The U.S. Environmental Protection Agency says flares at refineries and chemical plants emit far more pollution than regulators previously indicated.
Under the terms of a court order, the EPA revised its formula for calculating the amount of pollutants released by flares, which burn off excess hydrocarbon gases generated by plants.
The Pittsburgh Post-Gazette reported that emissions of carbon monoxide, nitrogen oxides and volatile organic compounds are four times higher under the new formula than the previous calculation, which was in place for decades.
Those numbers stemmed from projections by the Environment Integrity Project, a Washington, D.C.-based group that originally sued the EPA over its emissions enforcement in 2013.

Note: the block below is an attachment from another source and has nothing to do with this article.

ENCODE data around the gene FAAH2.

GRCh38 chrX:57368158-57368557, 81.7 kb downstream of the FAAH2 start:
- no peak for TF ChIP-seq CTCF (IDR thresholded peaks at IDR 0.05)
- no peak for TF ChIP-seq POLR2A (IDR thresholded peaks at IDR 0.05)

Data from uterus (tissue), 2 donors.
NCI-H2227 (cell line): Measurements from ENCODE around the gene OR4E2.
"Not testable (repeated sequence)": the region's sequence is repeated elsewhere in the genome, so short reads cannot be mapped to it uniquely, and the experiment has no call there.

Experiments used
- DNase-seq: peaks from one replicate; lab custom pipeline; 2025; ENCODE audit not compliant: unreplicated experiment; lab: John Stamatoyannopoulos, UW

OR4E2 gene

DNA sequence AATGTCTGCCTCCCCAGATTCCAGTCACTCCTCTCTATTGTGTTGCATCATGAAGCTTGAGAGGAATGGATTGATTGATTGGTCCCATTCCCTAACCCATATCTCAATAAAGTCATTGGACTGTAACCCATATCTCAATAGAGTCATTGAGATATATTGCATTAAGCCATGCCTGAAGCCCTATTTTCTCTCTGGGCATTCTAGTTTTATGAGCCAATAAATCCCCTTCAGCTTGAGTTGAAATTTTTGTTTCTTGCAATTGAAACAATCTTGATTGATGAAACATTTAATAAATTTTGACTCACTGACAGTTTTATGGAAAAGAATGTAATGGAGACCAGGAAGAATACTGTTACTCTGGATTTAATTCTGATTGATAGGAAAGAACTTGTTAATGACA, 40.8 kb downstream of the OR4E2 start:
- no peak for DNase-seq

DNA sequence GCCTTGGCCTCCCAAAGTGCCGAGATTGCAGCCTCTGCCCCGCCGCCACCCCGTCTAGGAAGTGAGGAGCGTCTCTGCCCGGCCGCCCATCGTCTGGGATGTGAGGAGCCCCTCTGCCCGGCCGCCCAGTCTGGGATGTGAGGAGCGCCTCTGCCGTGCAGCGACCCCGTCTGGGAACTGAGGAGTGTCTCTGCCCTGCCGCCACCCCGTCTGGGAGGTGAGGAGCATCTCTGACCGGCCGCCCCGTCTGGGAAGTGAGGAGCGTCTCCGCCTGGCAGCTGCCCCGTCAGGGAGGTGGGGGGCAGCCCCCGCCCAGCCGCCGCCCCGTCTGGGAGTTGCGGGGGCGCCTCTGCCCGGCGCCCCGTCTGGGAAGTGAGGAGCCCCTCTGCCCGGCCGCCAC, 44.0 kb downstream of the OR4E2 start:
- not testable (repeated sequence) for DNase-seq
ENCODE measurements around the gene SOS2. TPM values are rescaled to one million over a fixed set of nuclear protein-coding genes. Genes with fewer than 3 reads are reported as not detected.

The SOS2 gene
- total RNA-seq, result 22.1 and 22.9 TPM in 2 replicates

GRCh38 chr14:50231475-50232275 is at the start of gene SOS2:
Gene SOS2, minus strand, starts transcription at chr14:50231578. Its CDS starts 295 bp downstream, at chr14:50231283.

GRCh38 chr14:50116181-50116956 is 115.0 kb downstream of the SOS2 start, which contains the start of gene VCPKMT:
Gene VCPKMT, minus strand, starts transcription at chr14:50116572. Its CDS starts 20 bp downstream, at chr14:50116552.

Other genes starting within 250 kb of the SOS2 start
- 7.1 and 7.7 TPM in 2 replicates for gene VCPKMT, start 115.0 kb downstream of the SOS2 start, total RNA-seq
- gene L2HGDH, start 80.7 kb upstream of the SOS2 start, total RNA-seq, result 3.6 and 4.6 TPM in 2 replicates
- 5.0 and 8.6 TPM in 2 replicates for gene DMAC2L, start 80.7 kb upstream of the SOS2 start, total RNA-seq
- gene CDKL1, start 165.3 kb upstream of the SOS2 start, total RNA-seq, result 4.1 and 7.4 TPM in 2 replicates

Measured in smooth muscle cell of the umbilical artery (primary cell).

The group estimated that the current level of flares in the U.S. emits 52,800 tons of compounds per year at a public health cost of about $120 million annually. The former formula tabbed those annual numbers at 13,200 tons and $30 million, respectively.
The EPA, however, said the new calculation should not apply to the oil and gas industry, which utilizes flares at wells, compressor stations and gas processing facilities such as crackers.
The EIP criticized that decision and said it would consider further legal action in an effort to require that disclosure.
In public comments on the proposed formula, industry groups expressed concerns about the new calculations resulting in emissions levels that exceed state and federal permit standards. The EPA did not indicate how its decision would impact current permits.